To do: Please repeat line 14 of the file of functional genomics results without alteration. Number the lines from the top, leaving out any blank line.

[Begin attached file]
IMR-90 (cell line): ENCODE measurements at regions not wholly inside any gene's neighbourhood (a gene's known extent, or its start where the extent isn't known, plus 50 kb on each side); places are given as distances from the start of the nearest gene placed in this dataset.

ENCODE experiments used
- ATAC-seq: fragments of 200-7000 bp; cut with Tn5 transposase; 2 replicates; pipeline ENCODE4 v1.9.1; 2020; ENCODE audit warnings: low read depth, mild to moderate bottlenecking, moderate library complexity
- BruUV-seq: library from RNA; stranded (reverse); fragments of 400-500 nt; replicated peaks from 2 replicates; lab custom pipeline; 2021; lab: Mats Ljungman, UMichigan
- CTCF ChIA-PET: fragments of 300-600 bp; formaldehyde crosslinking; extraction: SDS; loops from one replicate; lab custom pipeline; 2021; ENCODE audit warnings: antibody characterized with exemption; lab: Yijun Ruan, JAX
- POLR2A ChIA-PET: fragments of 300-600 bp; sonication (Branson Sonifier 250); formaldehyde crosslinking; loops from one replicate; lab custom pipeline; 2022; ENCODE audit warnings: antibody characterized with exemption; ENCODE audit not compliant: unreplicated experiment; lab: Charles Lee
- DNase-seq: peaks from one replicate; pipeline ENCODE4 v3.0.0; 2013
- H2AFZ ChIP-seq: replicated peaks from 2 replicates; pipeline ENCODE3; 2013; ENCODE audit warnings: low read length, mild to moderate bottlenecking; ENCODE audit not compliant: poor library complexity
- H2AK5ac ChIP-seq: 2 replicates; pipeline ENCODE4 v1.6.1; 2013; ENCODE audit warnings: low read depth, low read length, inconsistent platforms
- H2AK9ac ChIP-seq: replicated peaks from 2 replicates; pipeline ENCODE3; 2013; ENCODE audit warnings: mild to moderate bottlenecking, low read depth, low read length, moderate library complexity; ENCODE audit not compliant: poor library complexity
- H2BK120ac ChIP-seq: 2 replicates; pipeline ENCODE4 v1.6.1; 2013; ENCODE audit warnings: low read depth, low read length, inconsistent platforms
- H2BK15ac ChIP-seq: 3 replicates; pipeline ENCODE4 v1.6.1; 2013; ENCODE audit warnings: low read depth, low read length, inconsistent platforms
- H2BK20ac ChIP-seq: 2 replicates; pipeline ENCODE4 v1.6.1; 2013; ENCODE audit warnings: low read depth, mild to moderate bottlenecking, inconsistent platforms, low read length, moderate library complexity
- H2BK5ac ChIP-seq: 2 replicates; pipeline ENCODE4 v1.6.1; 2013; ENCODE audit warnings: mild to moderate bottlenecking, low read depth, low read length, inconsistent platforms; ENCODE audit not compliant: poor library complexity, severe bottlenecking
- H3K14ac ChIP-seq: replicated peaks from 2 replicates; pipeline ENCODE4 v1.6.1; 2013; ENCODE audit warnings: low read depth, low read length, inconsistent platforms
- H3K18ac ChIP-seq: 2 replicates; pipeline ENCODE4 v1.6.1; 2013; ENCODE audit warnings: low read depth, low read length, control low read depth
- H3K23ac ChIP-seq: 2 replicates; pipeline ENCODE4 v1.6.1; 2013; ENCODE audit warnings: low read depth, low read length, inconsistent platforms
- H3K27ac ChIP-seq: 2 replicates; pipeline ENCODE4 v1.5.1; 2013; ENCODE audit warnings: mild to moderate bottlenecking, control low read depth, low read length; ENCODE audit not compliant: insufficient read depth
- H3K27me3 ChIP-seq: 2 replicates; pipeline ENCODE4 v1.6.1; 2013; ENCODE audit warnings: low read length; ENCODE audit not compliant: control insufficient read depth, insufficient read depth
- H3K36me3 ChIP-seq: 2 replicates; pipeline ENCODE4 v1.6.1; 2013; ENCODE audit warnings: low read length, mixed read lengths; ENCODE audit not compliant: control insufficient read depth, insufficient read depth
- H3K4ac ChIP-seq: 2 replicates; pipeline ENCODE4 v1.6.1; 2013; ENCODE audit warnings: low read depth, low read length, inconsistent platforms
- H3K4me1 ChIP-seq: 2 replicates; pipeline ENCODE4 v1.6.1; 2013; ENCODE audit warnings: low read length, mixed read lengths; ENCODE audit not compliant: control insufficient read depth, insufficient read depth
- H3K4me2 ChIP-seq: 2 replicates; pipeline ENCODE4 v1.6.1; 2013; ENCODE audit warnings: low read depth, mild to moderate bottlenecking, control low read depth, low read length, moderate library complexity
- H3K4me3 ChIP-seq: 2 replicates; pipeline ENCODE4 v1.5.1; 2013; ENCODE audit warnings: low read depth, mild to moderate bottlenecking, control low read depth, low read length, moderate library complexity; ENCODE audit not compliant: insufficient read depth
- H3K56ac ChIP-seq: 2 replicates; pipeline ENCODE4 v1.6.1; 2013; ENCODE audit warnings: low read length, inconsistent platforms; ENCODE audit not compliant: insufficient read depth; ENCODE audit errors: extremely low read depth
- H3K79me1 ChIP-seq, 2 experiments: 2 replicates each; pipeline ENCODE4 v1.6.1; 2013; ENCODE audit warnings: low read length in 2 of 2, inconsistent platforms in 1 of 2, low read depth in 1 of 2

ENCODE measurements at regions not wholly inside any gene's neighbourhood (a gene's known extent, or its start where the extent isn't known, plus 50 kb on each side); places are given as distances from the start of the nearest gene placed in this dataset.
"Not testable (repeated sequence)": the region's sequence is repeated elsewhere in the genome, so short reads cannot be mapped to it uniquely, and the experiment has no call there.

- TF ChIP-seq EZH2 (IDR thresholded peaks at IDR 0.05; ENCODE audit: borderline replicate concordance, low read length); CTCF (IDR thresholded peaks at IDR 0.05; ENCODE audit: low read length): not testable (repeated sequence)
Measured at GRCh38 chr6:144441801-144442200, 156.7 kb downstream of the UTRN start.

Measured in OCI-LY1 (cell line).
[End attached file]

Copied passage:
- H2BK5ac ChIP-seq: 2 replicates; pipeline ENCODE4 v1.6.1; 2013; ENCODE audit warnings: mild to moderate bottlenecking, low read depth, low read length, inconsistent platforms; ENCODE audit not compliant: poor library complexity, severe bottlenecking